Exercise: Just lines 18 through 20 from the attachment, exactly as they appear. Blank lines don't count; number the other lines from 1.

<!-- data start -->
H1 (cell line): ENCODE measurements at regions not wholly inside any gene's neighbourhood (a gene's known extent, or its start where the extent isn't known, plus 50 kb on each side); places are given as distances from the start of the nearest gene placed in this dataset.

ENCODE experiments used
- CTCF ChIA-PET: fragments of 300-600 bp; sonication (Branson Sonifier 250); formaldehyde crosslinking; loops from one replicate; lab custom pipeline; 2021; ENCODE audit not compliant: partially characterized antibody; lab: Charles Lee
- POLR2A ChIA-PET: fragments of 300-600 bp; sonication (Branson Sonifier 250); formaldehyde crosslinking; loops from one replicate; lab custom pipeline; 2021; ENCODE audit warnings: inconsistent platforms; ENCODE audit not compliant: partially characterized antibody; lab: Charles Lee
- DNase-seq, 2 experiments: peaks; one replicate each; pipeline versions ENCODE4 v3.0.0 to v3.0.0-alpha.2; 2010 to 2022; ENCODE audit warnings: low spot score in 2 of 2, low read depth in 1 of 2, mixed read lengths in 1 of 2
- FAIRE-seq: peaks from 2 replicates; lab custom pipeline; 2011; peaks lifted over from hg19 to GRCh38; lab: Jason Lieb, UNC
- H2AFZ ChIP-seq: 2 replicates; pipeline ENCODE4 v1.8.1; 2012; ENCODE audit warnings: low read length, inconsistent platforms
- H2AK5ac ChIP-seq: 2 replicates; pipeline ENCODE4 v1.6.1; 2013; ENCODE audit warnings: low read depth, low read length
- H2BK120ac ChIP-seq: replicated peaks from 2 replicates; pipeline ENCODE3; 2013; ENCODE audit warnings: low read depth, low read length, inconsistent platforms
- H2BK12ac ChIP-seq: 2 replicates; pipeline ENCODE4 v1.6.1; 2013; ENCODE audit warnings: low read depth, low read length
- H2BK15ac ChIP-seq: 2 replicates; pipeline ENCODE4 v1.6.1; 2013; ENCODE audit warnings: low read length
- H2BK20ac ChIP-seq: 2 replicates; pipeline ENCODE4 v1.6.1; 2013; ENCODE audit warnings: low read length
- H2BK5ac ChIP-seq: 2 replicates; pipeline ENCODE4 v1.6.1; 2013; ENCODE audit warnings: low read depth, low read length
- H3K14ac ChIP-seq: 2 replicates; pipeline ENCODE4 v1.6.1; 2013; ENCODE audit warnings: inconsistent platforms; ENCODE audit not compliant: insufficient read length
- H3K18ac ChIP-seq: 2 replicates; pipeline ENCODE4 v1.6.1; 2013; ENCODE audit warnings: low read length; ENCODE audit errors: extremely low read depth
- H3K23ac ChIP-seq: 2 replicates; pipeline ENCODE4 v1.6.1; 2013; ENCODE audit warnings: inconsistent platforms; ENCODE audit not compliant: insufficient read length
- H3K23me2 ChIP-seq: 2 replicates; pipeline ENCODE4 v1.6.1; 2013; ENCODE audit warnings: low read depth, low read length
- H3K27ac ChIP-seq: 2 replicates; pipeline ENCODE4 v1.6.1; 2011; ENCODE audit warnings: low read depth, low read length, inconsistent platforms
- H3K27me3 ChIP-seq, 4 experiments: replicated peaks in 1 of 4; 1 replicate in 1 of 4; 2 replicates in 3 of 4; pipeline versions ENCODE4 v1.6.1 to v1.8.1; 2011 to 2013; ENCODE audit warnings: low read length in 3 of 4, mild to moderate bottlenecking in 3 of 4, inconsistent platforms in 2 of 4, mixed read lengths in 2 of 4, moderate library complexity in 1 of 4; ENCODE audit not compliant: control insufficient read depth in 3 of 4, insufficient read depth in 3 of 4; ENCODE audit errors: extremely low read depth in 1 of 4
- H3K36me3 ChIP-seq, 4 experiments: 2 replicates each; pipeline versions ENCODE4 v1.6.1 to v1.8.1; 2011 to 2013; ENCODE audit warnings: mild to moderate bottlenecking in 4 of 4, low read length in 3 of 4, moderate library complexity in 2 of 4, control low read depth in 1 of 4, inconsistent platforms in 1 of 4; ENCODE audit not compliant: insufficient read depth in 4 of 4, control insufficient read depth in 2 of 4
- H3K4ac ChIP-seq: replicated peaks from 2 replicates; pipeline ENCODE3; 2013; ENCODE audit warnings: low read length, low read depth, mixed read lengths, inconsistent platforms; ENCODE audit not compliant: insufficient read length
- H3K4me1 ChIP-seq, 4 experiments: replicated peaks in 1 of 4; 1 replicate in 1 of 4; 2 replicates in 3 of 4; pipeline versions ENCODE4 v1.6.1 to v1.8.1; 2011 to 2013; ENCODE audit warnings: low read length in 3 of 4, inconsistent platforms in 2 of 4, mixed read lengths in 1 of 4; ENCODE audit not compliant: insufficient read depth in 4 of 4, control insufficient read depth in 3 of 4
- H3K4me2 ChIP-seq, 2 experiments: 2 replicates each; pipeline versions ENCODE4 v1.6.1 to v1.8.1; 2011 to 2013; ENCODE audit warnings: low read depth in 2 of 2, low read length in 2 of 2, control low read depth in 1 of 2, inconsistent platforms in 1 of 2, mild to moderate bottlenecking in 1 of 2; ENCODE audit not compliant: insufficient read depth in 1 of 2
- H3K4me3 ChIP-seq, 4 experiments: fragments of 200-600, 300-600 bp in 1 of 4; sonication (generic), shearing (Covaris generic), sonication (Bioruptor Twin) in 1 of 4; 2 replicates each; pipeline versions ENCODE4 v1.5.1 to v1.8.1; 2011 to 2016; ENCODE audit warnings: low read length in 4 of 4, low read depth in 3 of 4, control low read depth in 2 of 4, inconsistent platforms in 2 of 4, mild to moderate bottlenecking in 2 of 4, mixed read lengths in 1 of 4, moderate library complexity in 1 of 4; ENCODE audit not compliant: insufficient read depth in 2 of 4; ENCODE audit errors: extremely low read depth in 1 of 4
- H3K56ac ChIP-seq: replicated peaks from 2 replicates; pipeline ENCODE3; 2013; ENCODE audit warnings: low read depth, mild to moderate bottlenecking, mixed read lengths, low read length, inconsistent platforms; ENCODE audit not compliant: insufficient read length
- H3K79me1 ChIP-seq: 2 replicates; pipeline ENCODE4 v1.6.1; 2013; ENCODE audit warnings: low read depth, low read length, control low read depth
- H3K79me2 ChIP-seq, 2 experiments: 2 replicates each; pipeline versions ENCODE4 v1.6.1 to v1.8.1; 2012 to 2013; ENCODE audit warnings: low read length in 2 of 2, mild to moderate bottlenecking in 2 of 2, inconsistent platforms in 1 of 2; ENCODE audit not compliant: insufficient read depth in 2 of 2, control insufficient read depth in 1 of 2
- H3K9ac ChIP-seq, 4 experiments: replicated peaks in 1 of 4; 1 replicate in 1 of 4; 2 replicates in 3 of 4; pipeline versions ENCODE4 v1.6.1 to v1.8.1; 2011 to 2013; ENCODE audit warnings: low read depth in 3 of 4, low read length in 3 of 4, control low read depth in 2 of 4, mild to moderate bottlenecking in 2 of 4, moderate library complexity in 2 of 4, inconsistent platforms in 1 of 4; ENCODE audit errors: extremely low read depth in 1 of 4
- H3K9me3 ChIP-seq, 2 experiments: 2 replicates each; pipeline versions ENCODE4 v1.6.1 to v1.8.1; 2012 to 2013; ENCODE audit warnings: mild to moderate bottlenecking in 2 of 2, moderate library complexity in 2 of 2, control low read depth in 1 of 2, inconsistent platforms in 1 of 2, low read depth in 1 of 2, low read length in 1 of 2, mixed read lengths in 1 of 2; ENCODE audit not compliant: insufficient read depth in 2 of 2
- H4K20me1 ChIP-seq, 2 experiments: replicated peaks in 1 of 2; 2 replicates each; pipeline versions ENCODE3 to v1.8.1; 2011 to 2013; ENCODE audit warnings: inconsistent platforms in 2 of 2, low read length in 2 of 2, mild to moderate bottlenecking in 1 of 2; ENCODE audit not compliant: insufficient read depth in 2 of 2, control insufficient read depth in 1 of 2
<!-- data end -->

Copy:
- H3K27ac ChIP-seq: 2 replicates; pipeline ENCODE4 v1.6.1; 2011; ENCODE audit warnings: low read depth, low read length, inconsistent platforms
- H3K27me3 ChIP-seq, 4 experiments: replicated peaks in 1 of 4; 1 replicate in 1 of 4; 2 replicates in 3 of 4; pipeline versions ENCODE4 v1.6.1 to v1.8.1; 2011 to 2013; ENCODE audit warnings: low read length in 3 of 4, mild to moderate bottlenecking in 3 of 4, inconsistent platforms in 2 of 4, mixed read lengths in 2 of 4, moderate library complexity in 1 of 4; ENCODE audit not compliant: control insufficient read depth in 3 of 4, insufficient read depth in 3 of 4; ENCODE audit errors: extremely low read depth in 1 of 4
- H3K36me3 ChIP-seq, 4 experiments: 2 replicates each; pipeline versions ENCODE4 v1.6.1 to v1.8.1; 2011 to 2013; ENCODE audit warnings: mild to moderate bottlenecking in 4 of 4, low read length in 3 of 4, moderate library complexity in 2 of 4, control low read depth in 1 of 4, inconsistent platforms in 1 of 4; ENCODE audit not compliant: insufficient read depth in 4 of 4, control insufficient read depth in 2 of 4